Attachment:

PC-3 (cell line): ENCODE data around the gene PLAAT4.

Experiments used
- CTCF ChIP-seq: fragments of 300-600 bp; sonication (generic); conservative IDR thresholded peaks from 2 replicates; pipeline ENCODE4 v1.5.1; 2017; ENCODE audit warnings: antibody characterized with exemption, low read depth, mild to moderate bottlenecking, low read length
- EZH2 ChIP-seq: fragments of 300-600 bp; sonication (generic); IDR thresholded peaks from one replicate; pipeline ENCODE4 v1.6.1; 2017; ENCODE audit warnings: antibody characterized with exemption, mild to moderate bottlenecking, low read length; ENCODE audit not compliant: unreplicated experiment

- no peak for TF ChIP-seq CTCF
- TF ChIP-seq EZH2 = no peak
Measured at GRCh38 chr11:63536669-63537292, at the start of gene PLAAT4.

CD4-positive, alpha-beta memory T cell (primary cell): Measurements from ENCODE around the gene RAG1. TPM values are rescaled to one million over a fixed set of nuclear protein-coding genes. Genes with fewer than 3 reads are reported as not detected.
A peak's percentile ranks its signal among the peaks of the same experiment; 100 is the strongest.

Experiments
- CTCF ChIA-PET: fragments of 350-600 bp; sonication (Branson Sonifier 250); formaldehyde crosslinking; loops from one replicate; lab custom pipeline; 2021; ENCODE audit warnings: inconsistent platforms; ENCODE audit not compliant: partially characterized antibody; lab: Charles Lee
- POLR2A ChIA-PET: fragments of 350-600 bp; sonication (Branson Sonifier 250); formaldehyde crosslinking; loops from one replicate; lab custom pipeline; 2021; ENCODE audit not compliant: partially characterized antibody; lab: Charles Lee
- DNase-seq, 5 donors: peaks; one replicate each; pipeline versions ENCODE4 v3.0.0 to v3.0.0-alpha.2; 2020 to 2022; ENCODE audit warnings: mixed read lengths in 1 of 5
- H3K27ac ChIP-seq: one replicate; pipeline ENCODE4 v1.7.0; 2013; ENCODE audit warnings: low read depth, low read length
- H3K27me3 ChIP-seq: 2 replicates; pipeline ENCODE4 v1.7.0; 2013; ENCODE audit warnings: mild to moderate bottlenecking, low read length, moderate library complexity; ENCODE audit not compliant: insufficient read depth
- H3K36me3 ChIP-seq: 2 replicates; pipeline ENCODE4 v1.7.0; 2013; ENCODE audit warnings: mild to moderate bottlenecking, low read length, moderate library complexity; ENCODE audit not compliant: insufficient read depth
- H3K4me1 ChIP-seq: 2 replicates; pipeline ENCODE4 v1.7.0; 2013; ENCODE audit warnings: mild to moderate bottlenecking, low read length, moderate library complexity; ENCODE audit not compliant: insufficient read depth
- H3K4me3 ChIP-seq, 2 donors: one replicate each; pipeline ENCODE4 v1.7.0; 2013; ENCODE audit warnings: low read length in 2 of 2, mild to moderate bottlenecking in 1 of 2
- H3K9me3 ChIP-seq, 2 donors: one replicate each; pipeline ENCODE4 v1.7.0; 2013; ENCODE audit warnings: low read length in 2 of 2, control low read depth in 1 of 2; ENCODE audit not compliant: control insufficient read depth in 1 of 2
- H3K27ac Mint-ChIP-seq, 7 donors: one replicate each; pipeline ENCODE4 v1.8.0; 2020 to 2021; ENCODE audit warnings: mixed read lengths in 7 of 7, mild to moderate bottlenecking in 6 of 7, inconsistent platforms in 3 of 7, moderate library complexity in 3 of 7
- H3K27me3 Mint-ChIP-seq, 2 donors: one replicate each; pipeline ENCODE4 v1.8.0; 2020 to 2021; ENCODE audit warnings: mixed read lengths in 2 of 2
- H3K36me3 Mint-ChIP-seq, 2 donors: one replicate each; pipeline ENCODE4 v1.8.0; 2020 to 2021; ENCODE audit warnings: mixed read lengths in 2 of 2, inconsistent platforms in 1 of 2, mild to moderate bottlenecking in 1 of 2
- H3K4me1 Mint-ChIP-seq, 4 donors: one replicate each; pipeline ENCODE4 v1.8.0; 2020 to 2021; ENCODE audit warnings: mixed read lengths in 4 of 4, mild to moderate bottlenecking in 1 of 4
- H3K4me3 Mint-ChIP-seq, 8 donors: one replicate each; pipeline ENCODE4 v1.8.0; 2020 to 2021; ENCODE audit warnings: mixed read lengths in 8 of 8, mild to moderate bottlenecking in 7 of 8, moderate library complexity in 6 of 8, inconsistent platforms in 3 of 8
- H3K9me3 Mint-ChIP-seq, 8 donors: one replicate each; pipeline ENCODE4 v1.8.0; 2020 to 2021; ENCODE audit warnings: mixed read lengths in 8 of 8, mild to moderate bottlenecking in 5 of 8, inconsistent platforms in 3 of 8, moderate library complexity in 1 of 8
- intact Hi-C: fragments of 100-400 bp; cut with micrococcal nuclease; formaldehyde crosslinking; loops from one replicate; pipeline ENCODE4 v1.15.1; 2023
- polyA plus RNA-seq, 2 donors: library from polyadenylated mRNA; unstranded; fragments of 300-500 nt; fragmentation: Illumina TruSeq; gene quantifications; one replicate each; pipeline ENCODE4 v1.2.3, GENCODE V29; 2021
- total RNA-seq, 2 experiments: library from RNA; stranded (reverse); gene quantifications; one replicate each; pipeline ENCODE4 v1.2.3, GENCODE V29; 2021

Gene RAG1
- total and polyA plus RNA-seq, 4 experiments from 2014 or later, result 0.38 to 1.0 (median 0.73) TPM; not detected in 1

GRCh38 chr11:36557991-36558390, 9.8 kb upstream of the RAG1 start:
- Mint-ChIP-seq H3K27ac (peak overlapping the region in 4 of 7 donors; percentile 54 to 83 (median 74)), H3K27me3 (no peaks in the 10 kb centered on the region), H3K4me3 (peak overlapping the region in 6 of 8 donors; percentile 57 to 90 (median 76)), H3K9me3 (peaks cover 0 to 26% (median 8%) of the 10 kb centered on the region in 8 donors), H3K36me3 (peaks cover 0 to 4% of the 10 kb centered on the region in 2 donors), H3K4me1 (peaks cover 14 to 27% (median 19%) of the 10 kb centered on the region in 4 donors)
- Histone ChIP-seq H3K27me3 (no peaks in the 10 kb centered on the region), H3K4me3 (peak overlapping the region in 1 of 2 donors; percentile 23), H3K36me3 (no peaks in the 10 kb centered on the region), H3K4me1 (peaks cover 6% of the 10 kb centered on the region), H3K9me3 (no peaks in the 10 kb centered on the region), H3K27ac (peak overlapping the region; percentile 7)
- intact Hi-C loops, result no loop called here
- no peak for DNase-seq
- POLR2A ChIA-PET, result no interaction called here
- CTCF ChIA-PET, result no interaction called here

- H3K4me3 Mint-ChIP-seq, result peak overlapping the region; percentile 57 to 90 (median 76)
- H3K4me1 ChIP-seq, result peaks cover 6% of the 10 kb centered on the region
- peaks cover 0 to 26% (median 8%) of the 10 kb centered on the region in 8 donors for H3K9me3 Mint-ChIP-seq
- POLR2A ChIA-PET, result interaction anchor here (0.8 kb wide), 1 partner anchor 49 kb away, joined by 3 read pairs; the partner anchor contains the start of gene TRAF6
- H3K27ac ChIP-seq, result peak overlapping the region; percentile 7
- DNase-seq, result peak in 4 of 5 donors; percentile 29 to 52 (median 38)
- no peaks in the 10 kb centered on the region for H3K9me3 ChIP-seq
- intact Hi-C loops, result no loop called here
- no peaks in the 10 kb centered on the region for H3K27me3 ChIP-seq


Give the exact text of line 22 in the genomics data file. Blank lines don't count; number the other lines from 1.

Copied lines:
- H3K36me3 Mint-ChIP-seq, 2 donors: one replicate each; pipeline ENCODE4 v1.8.0; 2020 to 2021; ENCODE audit warnings: mixed read lengths in 2 of 2, inconsistent platforms in 1 of 2, mild to moderate bottlenecking in 1 of 2